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Although this campaign has the backing of the BMA and several of the medical royal colleges, you will nonetheless often hear representatives of these bodies justifying current prescription levels on the grounds that they merely reflect the rate of disease. In a letter to The Times last year defending anti-depressants, for example, the newly-elected president of the Royal College of Psychiatrists explained, “As more people seek medical help, the number of prescriptions rises. More people receiving cancer treatment would not lead to criticism. Similarly, more anti-depressant prescriptions simply mean more people getting treatment”. Once again this begs the question. The fact that there is medical treatment available for depression involving the use of drugs, just as there is for cancer, does not itself prove that the former is a disease — let alone one that is comparable to cancer.

Perhaps the disease that really needs treating — or, rather, careful exploration and understanding — is the belief that drugs of any kind, legal or illegal, can bring us happiness. I do not want to say that this too is mere wishful thinking, as though throughout history societies have not turned to intoxicants of all sorts and for an equally wide range of reasons: for everyday relief, in ceremonies and celebrations, and also for spiritual insight. But this seems to me very different from a view which may be starting to take hold in the Western world today that suffering of any kind is an affront or abuse and should be eliminated psycho-pharmacologically.

The ready availability of anti-depressants and prescription painkillers certainly reinforces this view, and I go along with those critics of “Big Pharma” who are scandalised by the huge profits some of these products make — especially where these owe something to ties between pharmaceutical companies and the medical profession that are clearly a conflict of interest. But my main point is far from being an anti-capitalist one. If Marx were alive today I think he would need to rephrase his famous statement about religion being the opium of the people. With the demand for analgesic medication as high as it is, and with the supply of same approved both legally and socially as never before, it looks rather as though opiates are becoming the religion of the people.

I observed at the beginning of this article that mental health seemed to be constantly in the news last year. Although I can understand why someone might welcome this, the argument I am making is that the concept of “mental health” — as it is generally understood in the media, public awareness campaigns and also the medical profession — is a flawed one. The flaws I have concentrated on fall into four main categories: philosophical, moral, political and socio-cultural.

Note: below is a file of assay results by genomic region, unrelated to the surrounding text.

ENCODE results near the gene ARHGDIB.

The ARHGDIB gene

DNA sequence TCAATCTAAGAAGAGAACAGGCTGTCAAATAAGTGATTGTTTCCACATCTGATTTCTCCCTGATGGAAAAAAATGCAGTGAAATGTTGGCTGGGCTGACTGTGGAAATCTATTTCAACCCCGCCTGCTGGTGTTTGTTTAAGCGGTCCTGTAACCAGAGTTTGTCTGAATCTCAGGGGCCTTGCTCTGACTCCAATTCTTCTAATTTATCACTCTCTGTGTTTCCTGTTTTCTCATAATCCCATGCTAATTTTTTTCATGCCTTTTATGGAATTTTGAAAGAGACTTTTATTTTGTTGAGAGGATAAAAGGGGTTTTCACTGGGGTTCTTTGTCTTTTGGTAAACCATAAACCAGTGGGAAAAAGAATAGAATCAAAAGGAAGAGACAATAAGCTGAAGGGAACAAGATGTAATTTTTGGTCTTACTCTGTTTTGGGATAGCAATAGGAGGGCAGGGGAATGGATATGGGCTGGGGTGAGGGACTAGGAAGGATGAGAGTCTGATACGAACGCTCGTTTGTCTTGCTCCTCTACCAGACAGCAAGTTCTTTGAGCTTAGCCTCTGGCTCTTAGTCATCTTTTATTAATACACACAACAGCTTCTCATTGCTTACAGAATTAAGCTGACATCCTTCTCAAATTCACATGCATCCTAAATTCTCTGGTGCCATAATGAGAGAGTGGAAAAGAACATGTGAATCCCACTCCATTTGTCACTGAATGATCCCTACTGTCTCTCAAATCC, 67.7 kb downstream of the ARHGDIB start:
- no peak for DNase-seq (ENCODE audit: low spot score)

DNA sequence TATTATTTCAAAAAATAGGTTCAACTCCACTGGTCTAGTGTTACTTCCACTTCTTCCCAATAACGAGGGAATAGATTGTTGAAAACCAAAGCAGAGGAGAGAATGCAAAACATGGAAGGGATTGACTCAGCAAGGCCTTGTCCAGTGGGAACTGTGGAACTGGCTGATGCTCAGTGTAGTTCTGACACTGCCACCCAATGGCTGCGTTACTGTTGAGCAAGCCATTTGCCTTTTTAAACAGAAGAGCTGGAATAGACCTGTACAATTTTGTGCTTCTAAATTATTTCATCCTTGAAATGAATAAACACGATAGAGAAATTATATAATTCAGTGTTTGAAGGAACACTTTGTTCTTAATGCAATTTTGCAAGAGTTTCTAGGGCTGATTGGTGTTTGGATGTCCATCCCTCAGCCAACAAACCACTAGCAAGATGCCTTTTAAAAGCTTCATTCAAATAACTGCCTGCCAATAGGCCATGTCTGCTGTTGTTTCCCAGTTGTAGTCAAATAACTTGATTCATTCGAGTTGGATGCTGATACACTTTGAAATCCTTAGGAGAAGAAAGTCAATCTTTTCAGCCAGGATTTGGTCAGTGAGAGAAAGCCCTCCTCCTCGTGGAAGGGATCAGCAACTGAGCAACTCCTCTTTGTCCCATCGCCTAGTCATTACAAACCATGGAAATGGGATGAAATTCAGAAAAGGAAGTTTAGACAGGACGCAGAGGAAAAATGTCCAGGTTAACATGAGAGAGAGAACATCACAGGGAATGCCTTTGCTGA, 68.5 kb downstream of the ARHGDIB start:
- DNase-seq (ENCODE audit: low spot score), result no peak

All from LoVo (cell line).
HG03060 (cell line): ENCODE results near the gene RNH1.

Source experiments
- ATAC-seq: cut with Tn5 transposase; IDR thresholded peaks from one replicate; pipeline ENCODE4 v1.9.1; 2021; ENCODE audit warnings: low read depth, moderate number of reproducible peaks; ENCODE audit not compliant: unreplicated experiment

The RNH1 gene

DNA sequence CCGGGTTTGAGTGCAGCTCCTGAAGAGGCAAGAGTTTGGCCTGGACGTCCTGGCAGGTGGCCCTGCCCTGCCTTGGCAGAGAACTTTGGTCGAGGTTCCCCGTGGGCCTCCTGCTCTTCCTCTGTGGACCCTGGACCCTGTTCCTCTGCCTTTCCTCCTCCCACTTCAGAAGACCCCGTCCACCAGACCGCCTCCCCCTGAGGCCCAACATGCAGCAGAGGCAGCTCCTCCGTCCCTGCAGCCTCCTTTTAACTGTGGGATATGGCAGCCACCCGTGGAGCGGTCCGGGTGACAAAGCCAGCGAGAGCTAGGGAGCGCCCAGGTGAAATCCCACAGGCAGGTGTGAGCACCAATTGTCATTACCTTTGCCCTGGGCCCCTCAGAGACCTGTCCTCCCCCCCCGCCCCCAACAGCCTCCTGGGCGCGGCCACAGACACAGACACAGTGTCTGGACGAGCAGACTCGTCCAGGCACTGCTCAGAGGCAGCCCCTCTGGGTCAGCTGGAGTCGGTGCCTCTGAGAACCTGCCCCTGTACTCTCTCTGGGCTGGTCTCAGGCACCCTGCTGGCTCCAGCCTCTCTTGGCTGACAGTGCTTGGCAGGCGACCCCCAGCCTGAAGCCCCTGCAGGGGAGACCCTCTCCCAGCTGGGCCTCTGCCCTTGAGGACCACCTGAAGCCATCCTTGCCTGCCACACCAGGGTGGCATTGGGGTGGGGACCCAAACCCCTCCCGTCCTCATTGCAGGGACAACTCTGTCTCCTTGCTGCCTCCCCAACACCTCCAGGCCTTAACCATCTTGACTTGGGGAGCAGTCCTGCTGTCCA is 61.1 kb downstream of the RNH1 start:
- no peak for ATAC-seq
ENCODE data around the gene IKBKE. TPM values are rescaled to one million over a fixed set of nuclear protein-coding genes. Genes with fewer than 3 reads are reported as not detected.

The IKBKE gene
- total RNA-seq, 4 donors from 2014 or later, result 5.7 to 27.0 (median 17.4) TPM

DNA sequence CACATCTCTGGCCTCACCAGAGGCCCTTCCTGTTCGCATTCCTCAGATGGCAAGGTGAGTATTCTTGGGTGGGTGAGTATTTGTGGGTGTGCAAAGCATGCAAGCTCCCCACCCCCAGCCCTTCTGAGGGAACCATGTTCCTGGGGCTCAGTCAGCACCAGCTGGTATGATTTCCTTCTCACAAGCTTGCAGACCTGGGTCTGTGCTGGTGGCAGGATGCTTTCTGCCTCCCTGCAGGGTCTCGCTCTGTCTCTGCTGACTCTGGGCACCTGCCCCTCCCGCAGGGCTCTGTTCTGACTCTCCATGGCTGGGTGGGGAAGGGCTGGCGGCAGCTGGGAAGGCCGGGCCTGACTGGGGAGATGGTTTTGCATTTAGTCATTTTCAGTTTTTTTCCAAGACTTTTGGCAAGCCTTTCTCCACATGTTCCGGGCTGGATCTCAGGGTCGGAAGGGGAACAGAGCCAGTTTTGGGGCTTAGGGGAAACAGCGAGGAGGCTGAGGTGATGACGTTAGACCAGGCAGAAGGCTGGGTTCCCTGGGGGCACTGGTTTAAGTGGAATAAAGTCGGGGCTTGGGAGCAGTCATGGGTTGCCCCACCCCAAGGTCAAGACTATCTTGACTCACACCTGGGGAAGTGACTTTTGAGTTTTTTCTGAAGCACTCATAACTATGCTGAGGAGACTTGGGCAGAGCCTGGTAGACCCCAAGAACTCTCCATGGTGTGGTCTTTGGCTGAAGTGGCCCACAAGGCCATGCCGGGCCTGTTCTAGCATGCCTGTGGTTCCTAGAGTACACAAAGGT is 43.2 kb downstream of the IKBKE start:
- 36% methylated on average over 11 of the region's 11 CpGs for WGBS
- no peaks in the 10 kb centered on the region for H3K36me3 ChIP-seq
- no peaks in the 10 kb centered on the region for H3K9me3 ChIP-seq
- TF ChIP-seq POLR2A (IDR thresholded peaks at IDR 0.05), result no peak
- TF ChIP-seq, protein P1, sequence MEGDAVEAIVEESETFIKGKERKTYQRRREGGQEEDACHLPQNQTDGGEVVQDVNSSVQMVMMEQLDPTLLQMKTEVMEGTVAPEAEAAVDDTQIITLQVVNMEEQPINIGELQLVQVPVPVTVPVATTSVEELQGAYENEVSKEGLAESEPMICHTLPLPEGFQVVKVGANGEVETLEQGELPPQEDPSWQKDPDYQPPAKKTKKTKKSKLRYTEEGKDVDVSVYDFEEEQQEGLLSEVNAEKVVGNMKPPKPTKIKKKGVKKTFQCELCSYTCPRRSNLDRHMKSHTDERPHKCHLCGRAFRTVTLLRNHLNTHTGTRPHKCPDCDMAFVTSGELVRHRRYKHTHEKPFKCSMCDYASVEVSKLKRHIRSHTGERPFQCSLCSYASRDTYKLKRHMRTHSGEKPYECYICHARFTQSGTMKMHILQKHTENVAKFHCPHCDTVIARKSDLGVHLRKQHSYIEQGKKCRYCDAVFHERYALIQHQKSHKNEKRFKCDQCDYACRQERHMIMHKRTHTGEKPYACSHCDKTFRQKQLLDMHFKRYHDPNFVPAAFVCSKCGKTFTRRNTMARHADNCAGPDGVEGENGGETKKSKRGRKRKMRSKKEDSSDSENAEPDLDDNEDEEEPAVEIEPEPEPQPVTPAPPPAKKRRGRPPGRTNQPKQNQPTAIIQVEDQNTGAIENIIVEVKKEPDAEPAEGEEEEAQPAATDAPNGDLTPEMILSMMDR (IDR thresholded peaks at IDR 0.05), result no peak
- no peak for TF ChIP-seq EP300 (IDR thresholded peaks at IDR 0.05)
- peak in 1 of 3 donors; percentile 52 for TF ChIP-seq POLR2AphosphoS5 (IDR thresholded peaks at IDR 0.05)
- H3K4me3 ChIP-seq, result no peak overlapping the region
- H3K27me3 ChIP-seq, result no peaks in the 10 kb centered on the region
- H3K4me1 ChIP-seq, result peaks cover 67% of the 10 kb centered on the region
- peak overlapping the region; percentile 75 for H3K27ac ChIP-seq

Is there an alternative to this concept? Surely anything is better than a return to the days when, either out of ignorance or shame, people were unable to talk about what they found disturbing or distressing? Even if there is a bit too much hype around mental health at the moment, in subjecting this to criticism isn’t there a danger of our throwing out the baby with the bathwater?

I disagree. In my view, the trouble with the mental health paradigm is precisely that it is infantilising: we should take our medicine from the experts who know what’s best for us and be grateful for it. They may not mean to hold back our development into adults with a capacity for taking difficult decisions about our lives and for tolerating the feelings of sadness or guilt to which we are naturally vulnerable when things go wrong. But I think that this is what has happened, as a result of a model of illness drawn from the body being applied to the mind.

In 1961 the Hungarian-American psychiatrist Thomas Szasz warned against this danger in The Myth of Mental Illness. “Psychiatrists are not concerned with mental illnesses and their treatments,” he wrote. “In actual practice they deal with personal, social and ethical problems in living.” For this book and others like it, Szasz found himself at odds with most members of his profession as well as conventional opinion more broadly.
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